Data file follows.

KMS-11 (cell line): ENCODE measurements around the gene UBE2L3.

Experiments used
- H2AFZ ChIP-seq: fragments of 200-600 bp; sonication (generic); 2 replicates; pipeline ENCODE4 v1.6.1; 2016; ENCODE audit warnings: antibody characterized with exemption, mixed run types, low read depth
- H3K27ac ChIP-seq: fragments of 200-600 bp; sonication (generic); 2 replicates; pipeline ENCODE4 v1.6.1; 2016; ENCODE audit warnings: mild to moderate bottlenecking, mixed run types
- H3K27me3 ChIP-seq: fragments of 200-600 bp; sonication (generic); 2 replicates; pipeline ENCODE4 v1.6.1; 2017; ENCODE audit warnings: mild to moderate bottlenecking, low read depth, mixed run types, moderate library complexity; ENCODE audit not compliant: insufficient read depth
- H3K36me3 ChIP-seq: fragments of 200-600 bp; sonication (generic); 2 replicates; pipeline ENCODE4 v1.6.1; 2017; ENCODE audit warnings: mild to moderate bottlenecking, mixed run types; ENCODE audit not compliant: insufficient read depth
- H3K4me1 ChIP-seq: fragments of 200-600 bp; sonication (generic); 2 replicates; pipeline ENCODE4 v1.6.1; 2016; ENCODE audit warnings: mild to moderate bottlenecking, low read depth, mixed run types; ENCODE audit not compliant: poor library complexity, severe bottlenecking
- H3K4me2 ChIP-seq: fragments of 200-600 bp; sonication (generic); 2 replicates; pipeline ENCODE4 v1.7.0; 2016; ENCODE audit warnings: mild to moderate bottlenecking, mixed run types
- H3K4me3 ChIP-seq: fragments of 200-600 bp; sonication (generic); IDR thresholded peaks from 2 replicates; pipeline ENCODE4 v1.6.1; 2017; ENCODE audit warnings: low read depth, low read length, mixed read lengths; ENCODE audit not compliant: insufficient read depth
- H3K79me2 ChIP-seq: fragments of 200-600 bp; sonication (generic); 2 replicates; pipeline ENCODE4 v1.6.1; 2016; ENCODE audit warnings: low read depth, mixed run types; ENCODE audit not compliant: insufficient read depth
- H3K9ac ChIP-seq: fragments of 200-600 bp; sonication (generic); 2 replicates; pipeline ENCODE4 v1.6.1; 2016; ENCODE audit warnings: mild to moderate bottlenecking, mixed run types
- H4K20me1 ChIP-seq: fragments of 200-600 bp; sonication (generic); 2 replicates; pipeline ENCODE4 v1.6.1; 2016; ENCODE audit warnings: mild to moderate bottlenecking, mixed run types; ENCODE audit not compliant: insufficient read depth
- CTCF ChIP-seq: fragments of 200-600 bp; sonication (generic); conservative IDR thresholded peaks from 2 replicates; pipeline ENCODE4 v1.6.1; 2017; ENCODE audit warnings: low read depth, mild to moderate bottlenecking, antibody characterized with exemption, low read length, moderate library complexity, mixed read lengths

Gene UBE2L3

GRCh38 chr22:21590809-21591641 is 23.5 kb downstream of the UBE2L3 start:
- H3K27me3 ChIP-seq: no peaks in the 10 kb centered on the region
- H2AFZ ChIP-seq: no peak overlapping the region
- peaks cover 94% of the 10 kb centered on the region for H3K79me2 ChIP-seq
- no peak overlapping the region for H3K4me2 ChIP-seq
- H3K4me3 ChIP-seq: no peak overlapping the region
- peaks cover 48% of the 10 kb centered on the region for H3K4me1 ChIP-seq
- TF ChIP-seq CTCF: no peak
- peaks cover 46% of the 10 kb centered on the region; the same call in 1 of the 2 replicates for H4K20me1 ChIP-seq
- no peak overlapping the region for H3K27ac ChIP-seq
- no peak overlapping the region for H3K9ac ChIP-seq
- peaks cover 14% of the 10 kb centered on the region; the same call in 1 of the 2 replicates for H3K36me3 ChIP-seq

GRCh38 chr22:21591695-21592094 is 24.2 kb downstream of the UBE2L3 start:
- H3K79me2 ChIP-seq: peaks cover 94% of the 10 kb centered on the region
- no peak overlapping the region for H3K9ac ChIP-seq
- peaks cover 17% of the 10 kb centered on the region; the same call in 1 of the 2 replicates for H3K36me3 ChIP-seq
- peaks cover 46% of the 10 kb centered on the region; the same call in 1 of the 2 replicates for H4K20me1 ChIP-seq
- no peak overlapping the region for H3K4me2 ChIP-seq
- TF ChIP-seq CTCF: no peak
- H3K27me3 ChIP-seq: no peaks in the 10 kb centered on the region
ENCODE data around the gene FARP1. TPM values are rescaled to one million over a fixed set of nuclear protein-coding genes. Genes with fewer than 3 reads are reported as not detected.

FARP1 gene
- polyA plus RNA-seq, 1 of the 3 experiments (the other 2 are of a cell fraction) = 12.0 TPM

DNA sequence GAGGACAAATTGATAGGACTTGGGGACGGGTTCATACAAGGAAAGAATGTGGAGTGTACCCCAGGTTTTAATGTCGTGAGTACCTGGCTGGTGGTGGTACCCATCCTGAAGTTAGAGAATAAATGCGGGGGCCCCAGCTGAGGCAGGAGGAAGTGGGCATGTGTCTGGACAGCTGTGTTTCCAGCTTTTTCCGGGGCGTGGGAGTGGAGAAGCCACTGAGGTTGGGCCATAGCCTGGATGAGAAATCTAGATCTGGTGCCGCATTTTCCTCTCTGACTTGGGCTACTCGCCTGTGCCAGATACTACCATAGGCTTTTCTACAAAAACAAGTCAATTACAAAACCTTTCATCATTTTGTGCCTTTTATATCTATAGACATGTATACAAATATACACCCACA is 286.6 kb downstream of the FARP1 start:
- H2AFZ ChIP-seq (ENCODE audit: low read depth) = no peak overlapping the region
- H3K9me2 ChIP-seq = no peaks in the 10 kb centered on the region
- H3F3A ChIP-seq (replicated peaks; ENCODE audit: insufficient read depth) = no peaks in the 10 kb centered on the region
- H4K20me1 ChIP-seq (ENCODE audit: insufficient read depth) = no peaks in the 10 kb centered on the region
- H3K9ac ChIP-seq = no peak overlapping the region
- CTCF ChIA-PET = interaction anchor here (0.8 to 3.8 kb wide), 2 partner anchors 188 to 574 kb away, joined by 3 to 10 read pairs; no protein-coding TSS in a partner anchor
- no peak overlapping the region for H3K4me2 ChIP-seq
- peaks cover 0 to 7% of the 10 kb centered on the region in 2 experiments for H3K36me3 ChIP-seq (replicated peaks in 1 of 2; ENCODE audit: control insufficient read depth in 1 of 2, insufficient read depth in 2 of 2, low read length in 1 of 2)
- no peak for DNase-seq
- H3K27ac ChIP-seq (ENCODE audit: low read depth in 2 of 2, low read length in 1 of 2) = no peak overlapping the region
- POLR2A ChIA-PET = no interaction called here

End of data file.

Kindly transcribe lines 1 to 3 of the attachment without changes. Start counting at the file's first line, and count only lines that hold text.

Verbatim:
KMS-11 (cell line): ENCODE measurements around the gene UBE2L3.

Experiments used
- H2AFZ ChIP-seq: fragments of 200-600 bp; sonication (generic); 2 replicates; pipeline ENCODE4 v1.6.1; 2016; ENCODE audit warnings: antibody characterized with exemption, mixed run types, low read depth